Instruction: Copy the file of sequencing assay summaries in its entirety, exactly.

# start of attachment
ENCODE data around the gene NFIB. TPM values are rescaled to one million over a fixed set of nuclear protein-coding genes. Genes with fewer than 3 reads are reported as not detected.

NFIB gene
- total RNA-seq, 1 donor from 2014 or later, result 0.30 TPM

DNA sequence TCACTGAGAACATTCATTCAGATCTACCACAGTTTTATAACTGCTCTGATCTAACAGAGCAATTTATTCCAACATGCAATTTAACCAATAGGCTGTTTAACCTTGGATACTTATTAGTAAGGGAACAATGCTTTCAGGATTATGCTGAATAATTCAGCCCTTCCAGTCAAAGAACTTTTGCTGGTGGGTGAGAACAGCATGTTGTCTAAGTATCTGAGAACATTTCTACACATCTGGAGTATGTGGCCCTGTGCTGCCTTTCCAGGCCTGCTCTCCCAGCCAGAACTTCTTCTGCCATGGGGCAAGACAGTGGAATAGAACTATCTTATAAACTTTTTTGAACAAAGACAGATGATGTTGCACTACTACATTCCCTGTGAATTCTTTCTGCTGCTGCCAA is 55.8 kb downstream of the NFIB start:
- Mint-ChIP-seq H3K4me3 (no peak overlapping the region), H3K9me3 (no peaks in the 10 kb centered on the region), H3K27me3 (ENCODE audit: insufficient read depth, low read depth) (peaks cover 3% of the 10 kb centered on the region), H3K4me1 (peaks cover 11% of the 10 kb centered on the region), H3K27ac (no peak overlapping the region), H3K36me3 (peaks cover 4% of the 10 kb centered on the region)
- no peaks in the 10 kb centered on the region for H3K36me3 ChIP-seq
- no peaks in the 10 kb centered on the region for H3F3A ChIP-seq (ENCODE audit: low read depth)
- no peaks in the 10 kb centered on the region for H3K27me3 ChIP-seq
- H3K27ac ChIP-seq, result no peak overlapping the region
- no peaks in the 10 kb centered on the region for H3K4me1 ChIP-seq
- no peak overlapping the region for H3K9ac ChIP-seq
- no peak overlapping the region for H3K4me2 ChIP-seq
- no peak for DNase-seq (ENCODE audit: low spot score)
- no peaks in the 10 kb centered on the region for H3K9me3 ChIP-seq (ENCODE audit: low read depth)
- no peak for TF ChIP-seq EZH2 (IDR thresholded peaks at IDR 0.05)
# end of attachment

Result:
ENCODE data around the gene NFIB. TPM values are rescaled to one million over a fixed set of nuclear protein-coding genes. Genes with fewer than 3 reads are reported as not detected.

NFIB gene
- total RNA-seq, 1 donor from 2014 or later, result 0.30 TPM

DNA sequence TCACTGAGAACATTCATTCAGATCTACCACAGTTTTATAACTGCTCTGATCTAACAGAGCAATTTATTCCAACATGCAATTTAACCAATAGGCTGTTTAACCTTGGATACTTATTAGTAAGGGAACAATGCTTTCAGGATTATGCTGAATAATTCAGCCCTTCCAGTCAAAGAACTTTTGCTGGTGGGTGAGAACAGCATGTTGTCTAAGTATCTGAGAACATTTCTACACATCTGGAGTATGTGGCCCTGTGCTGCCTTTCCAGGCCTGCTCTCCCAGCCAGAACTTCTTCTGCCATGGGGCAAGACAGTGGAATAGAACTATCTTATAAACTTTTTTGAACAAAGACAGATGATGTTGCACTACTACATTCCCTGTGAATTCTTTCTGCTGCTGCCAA is 55.8 kb downstream of the NFIB start:
- Mint-ChIP-seq H3K4me3 (no peak overlapping the region), H3K9me3 (no peaks in the 10 kb centered on the region), H3K27me3 (ENCODE audit: insufficient read depth, low read depth) (peaks cover 3% of the 10 kb centered on the region), H3K4me1 (peaks cover 11% of the 10 kb centered on the region), H3K27ac (no peak overlapping the region), H3K36me3 (peaks cover 4% of the 10 kb centered on the region)
- no peaks in the 10 kb centered on the region for H3K36me3 ChIP-seq
- no peaks in the 10 kb centered on the region for H3F3A ChIP-seq (ENCODE audit: low read depth)
- no peaks in the 10 kb centered on the region for H3K27me3 ChIP-seq
- H3K27ac ChIP-seq, result no peak overlapping the region
- no peaks in the 10 kb centered on the region for H3K4me1 ChIP-seq
- no peak overlapping the region for H3K9ac ChIP-seq
- no peak overlapping the region for H3K4me2 ChIP-seq
- no peak for DNase-seq (ENCODE audit: low spot score)
- no peaks in the 10 kb centered on the region for H3K9me3 ChIP-seq (ENCODE audit: low read depth)
- no peak for TF ChIP-seq EZH2 (IDR thresholded peaks at IDR 0.05)